The successful use of virulent (lytic) bacteriophages (phages) in preventing and treating neonatal enterotoxigenic Escherichia coli infections in calves, lambs and pigs has prompted investigation of other applications of phage therapy in food animals. While results have been very variable, some indicate that phage therapy is potentially useful in virulent Salmonella and E. coli infections in chickens, calves and pigs, and in control of the food-borne pathogens Salmonella and Campylobacter jejuni in chickens and E. coli O157:H7 in cattle. However, more rigorous and comprehensive research is required to determine the true potential of phage therapy. Particular challenges include the selection and characterization of phages, practical modes of administration, and development of formulations that maintain the viability of phages for administration. Also, meaningful evaluation of phage therapy will require animal studies that closely represent the intended use, and will include thorough investigation of the emergence and characteristics of phage resistant bacteria. As well, effective use will require understanding the ecology and dynamics of the endemic and therapeutic phages and their interactions with target bacteria in the farm environment. In the event that the potential of phage therapy is realized, adoption will depend on its efficacy and complementarity relative to other interventions. Another potential challenge will be regulatory approval.
The growth of five bacteria isolated from red-smear cheeses, Brevibacterium aurantiacum, Corynebacterium casei, Corynebacterium variabile, Microbacterium gubbeenense and Staphylococcus saprophyticus in mixed cultures with Debaryomyces hansenii on aseptic model cheese curd at 10 and 14 °C was investigated. At both temperatures, C. casei and Micro. gubbeenense had a longer lag phase than C. variabile, Brevi. aurantiacum and Staph. saprophyticus. In all cultures, lactose was utilised first and was consumed more rapidly at 14 °C than at 10 °C, i.e., 6 d at 14 °C and 10 d at 10 °C. This utilisation coincided with the exponential growth of Deb. hansenii on the cheese surface. Lactate was also used as a carbon source and was totally consumed after 21 d at 14 °C and ~90% was consumed after 21 d at 10 °C regardless of the ripening culture. Small differences (<0·5 pH unit) in the surface-pH during ripening were noticeable between ripening cultures. Differences in the colour development of the mixed cultures with the yeast control were only noticeable after 15 d for Brevi. aurantiacum and after 21 d for the other bacteria. Regardless of the organisms tested, colour development and colour intensity were also greater at 14 °C than at 10 °C. This study has provided useful information on the growth and contribution to colour development of these bacteria on cheese.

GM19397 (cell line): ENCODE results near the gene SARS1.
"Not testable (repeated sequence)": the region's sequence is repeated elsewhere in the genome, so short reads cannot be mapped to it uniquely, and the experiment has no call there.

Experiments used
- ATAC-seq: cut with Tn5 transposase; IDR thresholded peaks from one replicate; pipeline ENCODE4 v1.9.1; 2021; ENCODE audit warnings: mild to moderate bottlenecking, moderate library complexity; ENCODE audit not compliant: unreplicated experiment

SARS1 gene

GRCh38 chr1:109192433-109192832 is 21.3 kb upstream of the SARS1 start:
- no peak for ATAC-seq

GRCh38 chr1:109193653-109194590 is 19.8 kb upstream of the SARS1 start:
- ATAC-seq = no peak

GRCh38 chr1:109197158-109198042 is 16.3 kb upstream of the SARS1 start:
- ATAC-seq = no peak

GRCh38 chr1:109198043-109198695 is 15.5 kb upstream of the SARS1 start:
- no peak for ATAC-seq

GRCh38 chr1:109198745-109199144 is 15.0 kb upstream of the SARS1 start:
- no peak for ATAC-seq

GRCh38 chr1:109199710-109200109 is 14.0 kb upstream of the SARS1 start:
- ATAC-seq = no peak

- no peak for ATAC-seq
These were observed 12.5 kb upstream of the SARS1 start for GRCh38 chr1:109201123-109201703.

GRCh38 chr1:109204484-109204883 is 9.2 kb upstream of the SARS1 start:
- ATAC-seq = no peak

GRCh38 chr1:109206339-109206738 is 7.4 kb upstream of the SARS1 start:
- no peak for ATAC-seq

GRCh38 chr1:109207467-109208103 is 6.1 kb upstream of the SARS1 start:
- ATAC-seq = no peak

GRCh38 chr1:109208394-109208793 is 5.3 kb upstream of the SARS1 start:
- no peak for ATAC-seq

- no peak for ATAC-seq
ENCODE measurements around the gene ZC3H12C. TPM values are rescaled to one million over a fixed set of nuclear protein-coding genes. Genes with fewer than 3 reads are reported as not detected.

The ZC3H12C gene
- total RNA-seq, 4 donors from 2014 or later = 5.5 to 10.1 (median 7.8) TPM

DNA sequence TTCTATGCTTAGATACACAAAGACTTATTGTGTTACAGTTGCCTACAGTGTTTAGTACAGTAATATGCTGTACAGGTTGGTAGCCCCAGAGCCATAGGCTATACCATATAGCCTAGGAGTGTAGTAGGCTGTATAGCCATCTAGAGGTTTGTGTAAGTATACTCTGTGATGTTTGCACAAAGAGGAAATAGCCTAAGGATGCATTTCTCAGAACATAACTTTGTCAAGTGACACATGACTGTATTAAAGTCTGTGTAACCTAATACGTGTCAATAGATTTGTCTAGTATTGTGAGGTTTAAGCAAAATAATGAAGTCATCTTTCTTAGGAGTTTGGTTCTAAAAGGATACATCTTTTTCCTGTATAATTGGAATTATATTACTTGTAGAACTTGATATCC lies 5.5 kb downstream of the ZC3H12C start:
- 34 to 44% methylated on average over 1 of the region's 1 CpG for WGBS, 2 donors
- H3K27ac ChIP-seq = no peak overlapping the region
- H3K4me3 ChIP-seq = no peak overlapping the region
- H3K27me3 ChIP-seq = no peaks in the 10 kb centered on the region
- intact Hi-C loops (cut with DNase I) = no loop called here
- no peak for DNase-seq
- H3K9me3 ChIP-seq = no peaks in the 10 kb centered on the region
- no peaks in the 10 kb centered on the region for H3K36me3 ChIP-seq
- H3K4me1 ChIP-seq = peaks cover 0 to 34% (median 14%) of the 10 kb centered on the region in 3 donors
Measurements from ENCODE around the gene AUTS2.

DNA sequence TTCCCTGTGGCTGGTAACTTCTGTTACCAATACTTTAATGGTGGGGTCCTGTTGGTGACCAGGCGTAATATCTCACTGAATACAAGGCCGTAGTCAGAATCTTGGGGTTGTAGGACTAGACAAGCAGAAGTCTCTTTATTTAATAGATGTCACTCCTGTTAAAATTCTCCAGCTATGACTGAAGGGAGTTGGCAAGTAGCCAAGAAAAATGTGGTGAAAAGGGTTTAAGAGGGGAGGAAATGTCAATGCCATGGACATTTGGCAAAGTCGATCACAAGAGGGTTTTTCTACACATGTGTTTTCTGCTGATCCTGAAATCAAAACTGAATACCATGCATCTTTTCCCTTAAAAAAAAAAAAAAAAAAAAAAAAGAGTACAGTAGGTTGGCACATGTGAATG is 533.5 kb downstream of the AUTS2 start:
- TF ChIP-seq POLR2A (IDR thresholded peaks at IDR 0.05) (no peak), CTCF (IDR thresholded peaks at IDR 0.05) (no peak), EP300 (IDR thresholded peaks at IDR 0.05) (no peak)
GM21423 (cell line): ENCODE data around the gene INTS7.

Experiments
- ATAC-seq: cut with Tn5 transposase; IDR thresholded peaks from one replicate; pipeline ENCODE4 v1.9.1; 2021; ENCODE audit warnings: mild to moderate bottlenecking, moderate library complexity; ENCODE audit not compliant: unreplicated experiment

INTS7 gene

In studies of bovine mastitis, it has been repeatedly confirmed that milking is associated with entrance of microorganisms into the mammary gland (International Dairy Federation, 1987; Bramley, 1992). As different husbandry practices apply between cattle and dairy sheep (cows are machine milked, ewes are usually hand milked), results from cows may not always apply to ewes. The objective of this investigation was to determine whether there were differences in bacterial flora populations in the teat duct and mammary secretion of ewes before and after milking.
In this case a secondarily infected pseudoaneurysm of the common carotid artery presented with clinical features suggestive of a parapharyngeal abscess. The causative organism was identified as community-acquired methicillin-resistant Staphylococcus aureus. To the authors’ knowledge this condition not previously been reported.